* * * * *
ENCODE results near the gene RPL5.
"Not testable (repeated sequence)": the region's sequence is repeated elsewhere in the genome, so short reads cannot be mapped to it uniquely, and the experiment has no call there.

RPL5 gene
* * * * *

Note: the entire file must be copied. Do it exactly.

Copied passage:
ENCODE results near the gene RPL5.
"Not testable (repeated sequence)": the region's sequence is repeated elsewhere in the genome, so short reads cannot be mapped to it uniquely, and the experiment has no call there.

RPL5 gene